He's not the only one. During the pandemic, with millions of people stuck at home with nothing but our screens to distract us from the end-of-days energy beyond our front doors, "The Sopranos" arguably had its biggest year since its original run. The series seems to be especially beloved by a new generation eager to revive even the objectively lamest parts of the late-'90s and early-2000s — unflattering jeans, paying attention to the British monarchy — as they discover a classic that, miraculously, doesn't feel dated so much as it feels like a period piece that somebody shot last week.

It's a long tail for an experience Bracco, in a "Sliding Doors"-type twist, almost passed on entirely. Initially, Bracco was approached to play Carmela Soprano, the role that ultimately went to Edie Falco. But after "Goodfellas," Bracco was adamant that she not play another mob wife. She didn't really want to play another mob anything. "I was offered every mob script everywhere in the world, and that was a little frustrating," she says. "I even remember thinking when they handed me 'The Sopranos': 'Oh, God, another mob.'" Her agent had to grovel to get Bracco to read the script; when she caved, she loved it with the zeal of the converted, but only on the condition that she play a different part: Jennifer Melfi, Tony's therapist.

As a result, one of Bracco's best-known characters is the one who seems, in many ways, the least like her. Melfi is the even keel to Tony's volatility — a thoughtful, occasionally horrified audience surrogate. She dresses in tasteful neutrals and speaks in measured tones. Every consonant is crisp. Her hands rarely leave her sides.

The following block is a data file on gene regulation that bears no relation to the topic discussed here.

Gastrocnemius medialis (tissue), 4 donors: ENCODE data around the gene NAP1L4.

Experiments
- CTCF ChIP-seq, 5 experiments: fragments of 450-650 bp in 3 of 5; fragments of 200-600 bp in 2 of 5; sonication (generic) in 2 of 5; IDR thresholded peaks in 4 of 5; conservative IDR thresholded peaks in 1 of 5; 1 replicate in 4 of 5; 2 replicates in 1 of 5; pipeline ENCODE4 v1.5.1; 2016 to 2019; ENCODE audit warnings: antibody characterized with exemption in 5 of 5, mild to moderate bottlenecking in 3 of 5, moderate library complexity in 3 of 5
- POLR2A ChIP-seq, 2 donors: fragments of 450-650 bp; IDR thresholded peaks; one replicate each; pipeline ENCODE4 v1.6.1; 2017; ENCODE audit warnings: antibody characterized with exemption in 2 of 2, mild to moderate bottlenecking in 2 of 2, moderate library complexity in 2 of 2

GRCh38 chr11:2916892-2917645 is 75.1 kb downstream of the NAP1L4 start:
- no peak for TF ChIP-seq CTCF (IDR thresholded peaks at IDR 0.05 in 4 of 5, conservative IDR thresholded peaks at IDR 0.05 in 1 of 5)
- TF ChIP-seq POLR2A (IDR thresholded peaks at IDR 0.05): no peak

"My personality is not that of Dr. Melfi," says Bracco. "I'm a mover-shaker. I'm loud. I'm a ruckus. So I always had to really sit on everything. And that was hard." Most of the time, James Gandolfini (Tony) was her sole scene partner. "He was very serious," she remembers. "When he had all those long monologues, he would ask the camera crew to have enough film in it so he could do the entire scene without having to cut. ... He liked to work that way. He wanted the linear experience of the monologue."

Her memories of that time are so vivid, she says, that she doesn't feel the need to muddle or enhance them by joining the rest of us in a pandemic binge-watch. "You know what? Nothing will replace my experience in working with Jimmy Gandolfini," she says. "No film, no TV series. ... No song. Nothing."

Now about the house in Sicily: What happened was, she read a CNN article about the One Euro House Project, which is exactly what it sounds like, and she said (maybe to herself, but possibly aloud): "Oh, my God, this is incredible," and she spent the whole night looking at maps and sorting out logistics. What was she supposed to do? Not buy a house in Sicily? For a buck?

The next morning, it struck her that this was not just a great idea for her personally but also would be a great idea for HGTV. HGTV was game but with a caveat, perhaps one Bracco should have seen coming, given her situation — i.e., she is a beloved actress, adored in Italy where "Rizzoli and Isles" did huge numbers on Netflix — but she says took her by surprise.

"Well, I envisioned it as a TV show, but not really with me," she says, never really considering the possibility of being on a reality show. "I was just thinking, do I want to own a house in Sicily? And that was a very quick answer. I said, 'Yes, I do.'"

The task was daunting. "It was from scratch. There was nothing, there was no water, no electricity, no roof. The walls were caving in. No kitchen." The lower level that she dreamed of turning into a ping-pong room to entice her grandkids to visit looked, upon arrival, decrepit and possibly haunted.

But for audiences who spent much of the year cocooned inside apartments whose walls seemed to inch inward every day, the view of Bracco's townhouse-in-process was a welcome escape.